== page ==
Diving into the history of US-Pakistan relations may seem to be a good platform to initiate the discussion on this precious love affair. However, I personally feel that consistently reminding ourselves of the roller coaster relationship we have had with the United States is not in our interests at this point in time. Focusing on the future with our national interest as our foremost priority should be the stance the Pakistan government needs to uphold. Meanwhile, the United States is also required to re-evaluate its strategy towards Pakistan in order to successfully gain the respect of Pakistani citizens.
The United States has always seemed to be Pakistan’s best friend when it only serves their own purpose. This is the common perception that Pakistani’s have of the US and has only been reaffirmed with the quick withdrawal of US assistance after the Soviets left Afghanistan, the placement of sanctions after testing the nuclear bomb and the billions of dollars of aid that Pakistan received after 9/11.
Many journalists in the US media argued against Pakistan’s acceptance of the Taliban and how this country of a 170 million people was sympathetic towards their radical cause. This constant reminder has made Americans grow wary of Pakistan and her citizens. However, this should not be the case. Pakistan has taken the war to the militants, and has gone to great lengths in order to root out those very terrorists who threaten Pakistan’s peace and security. The United States needs to acknowledge the work of the Pakistan Army and citizens. And in order to reduce the trust deficit, the US media community needs to stop portraying Pakistan in a dark image, especially in terms of leakage of nuclear weapons to terrorists and the government falling to the Taliban.
First and foremost, the United States needs to not only successfully complete its mission in Afghanistan, but also more importantly, be a vital player in the rebuilding of this war torn nation. The United States is required to invest heavily in the Afghan infrastructure that has been bombarded while also focusing on basic human needs such as food, shelter, clothing, health and education for the Afghan people. The US needs to show serious commitment and firmness once the military offensive has completed, which must reciprocate into action as this would greatly benefit both Pakistan and Afghanistan.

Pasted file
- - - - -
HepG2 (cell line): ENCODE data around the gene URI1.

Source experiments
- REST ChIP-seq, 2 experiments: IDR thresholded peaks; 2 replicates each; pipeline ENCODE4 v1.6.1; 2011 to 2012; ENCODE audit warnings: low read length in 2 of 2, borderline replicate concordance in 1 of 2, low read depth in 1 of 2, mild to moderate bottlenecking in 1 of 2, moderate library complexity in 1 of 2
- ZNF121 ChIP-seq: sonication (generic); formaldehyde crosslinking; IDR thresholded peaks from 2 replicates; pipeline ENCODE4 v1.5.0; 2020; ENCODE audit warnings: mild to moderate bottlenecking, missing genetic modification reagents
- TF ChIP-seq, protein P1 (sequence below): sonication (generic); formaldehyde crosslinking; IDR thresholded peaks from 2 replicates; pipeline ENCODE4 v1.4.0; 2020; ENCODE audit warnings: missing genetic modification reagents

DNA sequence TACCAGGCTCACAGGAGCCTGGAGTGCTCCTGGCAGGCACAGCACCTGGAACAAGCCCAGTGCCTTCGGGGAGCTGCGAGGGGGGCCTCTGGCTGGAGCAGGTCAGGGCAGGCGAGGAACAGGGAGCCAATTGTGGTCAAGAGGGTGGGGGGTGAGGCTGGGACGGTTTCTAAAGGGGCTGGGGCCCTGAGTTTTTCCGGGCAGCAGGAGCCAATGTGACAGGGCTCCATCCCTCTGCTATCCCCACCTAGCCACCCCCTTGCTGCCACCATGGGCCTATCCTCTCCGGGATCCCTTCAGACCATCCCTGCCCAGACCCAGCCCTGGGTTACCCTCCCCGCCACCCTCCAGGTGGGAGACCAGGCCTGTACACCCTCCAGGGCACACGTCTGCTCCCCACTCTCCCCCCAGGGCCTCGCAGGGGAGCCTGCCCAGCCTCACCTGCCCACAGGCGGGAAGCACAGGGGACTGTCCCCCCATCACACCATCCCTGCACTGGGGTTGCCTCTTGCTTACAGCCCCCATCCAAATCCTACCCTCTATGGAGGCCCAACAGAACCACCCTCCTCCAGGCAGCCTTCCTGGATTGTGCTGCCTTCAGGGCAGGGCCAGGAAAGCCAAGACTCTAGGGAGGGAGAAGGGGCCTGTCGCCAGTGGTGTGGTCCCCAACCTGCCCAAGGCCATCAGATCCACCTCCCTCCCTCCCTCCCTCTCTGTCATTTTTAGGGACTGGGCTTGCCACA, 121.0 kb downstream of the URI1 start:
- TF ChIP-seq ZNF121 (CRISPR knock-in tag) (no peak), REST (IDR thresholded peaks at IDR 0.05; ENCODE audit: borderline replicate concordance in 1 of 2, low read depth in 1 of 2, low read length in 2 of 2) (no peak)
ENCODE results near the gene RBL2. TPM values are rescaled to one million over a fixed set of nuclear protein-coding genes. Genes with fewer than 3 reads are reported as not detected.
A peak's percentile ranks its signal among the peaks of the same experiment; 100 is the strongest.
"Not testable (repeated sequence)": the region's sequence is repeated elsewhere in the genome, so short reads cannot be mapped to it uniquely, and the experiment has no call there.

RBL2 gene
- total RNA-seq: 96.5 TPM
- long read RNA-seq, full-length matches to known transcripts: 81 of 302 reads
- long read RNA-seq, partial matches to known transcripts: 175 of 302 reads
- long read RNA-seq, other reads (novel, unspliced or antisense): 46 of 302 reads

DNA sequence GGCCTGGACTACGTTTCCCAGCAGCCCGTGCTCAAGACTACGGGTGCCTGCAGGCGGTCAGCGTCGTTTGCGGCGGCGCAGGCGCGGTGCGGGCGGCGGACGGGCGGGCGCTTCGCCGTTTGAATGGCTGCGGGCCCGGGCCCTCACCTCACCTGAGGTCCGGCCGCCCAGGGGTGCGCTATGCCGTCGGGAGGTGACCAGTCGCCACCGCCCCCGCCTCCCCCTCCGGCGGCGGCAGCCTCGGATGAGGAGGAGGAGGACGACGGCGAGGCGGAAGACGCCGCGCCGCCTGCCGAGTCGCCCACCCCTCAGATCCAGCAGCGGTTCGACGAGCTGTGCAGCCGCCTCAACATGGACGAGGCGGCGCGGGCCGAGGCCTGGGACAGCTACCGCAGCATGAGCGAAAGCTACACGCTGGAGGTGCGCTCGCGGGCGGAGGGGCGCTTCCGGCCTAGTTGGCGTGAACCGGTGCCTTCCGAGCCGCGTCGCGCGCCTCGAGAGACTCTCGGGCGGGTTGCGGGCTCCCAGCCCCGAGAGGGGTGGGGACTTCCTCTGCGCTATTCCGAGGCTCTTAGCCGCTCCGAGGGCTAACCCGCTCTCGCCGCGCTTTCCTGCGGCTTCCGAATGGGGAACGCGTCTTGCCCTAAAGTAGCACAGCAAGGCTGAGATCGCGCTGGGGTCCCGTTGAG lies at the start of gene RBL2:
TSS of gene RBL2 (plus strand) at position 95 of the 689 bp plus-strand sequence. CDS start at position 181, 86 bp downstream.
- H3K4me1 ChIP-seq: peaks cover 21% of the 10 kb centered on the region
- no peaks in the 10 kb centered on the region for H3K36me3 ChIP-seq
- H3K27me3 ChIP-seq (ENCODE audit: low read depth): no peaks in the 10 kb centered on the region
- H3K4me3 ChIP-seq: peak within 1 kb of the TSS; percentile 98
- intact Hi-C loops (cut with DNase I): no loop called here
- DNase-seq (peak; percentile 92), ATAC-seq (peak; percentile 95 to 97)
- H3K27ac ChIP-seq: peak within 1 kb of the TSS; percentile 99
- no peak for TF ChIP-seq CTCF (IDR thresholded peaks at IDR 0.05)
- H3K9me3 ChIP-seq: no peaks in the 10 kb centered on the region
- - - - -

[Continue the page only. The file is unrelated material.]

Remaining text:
Secondly, the United States needs to show its commitment towards Pakistan through long-term goals and put to rest the perception of only short-term gains. No doubt, the United States has helped Pakistan greatly over the years. Since Pakistan’s inception, billions of dollars have been given in aid for both, military and non-military assistance. What we as a nation have to show for this aid may be difficult but surely the effects are not absent. Many private industries within Pakistan have US investors, whereas various sectors such as electrical energy, agriculture and development have also been given US assistance and logistics.
Although the United States has clearly helped Pakistan over the course of the past 62 years, more is required. But it is also Pakistan’s responsibility to not ‘expect’ aid merely for providing assistance. We need to work on our internal political concerns in order to create a safe and secure democratic Pakistan. It is difficult to stabilize our democratic institutions primarily due to the years of military dictatorship that we as a nation have endured. Many assume it is the easier route to blame military dictators for the political and economic problems we face today but we as citizens are required to look at ourselves first before pointing the finger of blame upon others. It is here where I repeat Quaid’s words “united we stand, divided we fall”.
We must as a nation start giving credit where it is due. We need to accept that the United States has been our ally and has provided assistance to us over the years. We Pakistanis have this tendency of often picking on the criticism and pointing out the flaws of a relationship. This style of criticism is not healthy nor is it constructive and with the roller coaster relationship we have had with the United States, it has provided much fodder for the hard line critics.
By correcting its foreign policy and making it more Pakistan friendly, the US may be doing itself more of a favor, while it would be protecting the national interest of both countries. It is difficult for any government to conduct business if it has dissatisfied its citizens. If the United States enjoys labeling itself as the beacon of democracy, it must represent itself through actions as well. Championing for democracy requires that one promotes accountability, liberty and justice, freedom of speech and religion for all. President Obama today, is arguing the cause for health care reform but most importantly he is not acting unilaterally and is exhaustively attempting to bring republicans and democrats on board. This approach of acting in the interests of all parties involved should also be extending when determining foreign policy. The US and Pakistani governments need all the political capital they can gain when clearing our world of the menace of terrorism. This is a multilateral fight that requires trust, cooperation and understanding from both countries. And if carried out correctly and successfully, our future generations will be able to live in a country that was born to represent the white, green, star and crescent.